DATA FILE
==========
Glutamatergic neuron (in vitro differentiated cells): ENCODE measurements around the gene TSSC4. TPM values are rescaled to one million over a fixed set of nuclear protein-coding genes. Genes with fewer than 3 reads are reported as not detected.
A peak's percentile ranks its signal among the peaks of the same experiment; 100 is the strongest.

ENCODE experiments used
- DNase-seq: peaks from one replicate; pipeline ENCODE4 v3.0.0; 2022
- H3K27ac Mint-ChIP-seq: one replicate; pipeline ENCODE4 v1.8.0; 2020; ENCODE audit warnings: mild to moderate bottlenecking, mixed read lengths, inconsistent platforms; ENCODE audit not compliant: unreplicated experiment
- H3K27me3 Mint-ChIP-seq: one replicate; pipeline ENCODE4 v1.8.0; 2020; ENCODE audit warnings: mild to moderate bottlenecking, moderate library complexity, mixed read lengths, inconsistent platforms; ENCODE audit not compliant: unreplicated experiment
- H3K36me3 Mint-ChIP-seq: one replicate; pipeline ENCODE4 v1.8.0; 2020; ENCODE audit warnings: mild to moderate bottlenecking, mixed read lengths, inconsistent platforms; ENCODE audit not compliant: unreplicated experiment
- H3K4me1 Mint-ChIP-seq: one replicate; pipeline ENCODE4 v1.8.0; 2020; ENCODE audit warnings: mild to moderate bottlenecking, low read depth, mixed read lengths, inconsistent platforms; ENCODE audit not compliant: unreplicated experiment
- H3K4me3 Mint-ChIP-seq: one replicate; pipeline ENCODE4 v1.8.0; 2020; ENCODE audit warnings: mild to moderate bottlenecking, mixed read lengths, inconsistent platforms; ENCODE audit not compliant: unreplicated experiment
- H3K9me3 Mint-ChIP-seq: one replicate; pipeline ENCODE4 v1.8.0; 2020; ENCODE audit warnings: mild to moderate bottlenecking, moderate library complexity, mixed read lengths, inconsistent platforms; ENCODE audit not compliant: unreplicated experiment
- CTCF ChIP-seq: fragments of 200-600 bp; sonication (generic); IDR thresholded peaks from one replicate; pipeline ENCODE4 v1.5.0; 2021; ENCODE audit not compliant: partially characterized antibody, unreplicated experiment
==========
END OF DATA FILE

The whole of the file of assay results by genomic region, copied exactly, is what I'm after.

Glutamatergic neuron (in vitro differentiated cells): ENCODE measurements around the gene TSSC4. TPM values are rescaled to one million over a fixed set of nuclear protein-coding genes. Genes with fewer than 3 reads are reported as not detected.
A peak's percentile ranks its signal among the peaks of the same experiment; 100 is the strongest.

ENCODE experiments used
- DNase-seq: peaks from one replicate; pipeline ENCODE4 v3.0.0; 2022
- H3K27ac Mint-ChIP-seq: one replicate; pipeline ENCODE4 v1.8.0; 2020; ENCODE audit warnings: mild to moderate bottlenecking, mixed read lengths, inconsistent platforms; ENCODE audit not compliant: unreplicated experiment
- H3K27me3 Mint-ChIP-seq: one replicate; pipeline ENCODE4 v1.8.0; 2020; ENCODE audit warnings: mild to moderate bottlenecking, moderate library complexity, mixed read lengths, inconsistent platforms; ENCODE audit not compliant: unreplicated experiment
- H3K36me3 Mint-ChIP-seq: one replicate; pipeline ENCODE4 v1.8.0; 2020; ENCODE audit warnings: mild to moderate bottlenecking, mixed read lengths, inconsistent platforms; ENCODE audit not compliant: unreplicated experiment
- H3K4me1 Mint-ChIP-seq: one replicate; pipeline ENCODE4 v1.8.0; 2020; ENCODE audit warnings: mild to moderate bottlenecking, low read depth, mixed read lengths, inconsistent platforms; ENCODE audit not compliant: unreplicated experiment
- H3K4me3 Mint-ChIP-seq: one replicate; pipeline ENCODE4 v1.8.0; 2020; ENCODE audit warnings: mild to moderate bottlenecking, mixed read lengths, inconsistent platforms; ENCODE audit not compliant: unreplicated experiment
- H3K9me3 Mint-ChIP-seq: one replicate; pipeline ENCODE4 v1.8.0; 2020; ENCODE audit warnings: mild to moderate bottlenecking, moderate library complexity, mixed read lengths, inconsistent platforms; ENCODE audit not compliant: unreplicated experiment
- CTCF ChIP-seq: fragments of 200-600 bp; sonication (generic); IDR thresholded peaks from one replicate; pipeline ENCODE4 v1.5.0; 2021; ENCODE audit not compliant: partially characterized antibody, unreplicated experiment